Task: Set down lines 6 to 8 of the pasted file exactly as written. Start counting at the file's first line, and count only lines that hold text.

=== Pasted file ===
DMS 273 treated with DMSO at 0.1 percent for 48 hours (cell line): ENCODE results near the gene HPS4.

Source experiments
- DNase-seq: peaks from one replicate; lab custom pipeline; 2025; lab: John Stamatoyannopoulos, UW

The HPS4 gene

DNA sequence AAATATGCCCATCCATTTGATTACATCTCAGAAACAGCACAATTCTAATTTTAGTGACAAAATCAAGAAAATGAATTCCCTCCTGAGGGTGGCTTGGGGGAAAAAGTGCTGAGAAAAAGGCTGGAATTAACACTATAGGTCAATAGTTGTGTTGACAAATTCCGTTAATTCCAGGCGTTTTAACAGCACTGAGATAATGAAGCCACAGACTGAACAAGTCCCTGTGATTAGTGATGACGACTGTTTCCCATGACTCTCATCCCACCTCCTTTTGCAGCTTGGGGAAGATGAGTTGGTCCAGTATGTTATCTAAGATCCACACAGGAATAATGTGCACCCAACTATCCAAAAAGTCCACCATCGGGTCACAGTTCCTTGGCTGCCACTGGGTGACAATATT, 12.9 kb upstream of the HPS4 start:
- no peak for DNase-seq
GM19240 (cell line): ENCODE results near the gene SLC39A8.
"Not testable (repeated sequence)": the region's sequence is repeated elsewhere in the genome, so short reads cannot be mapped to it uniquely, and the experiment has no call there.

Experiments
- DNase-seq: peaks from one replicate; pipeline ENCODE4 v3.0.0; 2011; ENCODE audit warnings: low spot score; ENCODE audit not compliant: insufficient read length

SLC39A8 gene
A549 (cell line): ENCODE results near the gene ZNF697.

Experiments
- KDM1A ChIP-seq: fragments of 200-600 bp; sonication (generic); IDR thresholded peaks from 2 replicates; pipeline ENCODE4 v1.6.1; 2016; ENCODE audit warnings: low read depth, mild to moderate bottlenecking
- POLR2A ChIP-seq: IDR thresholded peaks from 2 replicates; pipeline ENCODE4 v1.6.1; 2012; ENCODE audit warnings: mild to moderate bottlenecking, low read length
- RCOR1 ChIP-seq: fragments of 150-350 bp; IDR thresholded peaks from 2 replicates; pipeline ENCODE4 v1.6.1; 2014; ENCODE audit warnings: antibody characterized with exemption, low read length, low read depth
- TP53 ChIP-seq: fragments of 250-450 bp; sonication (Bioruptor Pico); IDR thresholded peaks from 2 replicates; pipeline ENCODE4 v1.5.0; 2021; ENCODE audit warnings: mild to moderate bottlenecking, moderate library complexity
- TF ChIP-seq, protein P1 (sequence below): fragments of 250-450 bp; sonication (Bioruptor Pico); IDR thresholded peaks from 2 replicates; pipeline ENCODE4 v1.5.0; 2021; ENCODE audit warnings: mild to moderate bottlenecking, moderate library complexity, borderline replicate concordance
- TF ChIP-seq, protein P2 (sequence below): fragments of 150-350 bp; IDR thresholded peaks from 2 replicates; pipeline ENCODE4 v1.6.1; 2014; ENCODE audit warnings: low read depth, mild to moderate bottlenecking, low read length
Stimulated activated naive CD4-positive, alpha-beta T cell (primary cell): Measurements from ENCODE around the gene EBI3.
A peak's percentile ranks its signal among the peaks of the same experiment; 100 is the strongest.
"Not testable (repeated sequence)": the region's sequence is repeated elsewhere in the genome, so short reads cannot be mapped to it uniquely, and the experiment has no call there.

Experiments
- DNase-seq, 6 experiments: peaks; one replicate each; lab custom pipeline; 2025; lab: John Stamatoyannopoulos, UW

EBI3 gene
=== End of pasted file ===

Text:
- no peak for DNase-seq
GM19240 (cell line): ENCODE results near the gene SLC39A8.
"Not testable (repeated sequence)": the region's sequence is repeated elsewhere in the genome, so short reads cannot be mapped to it uniquely, and the experiment has no call there.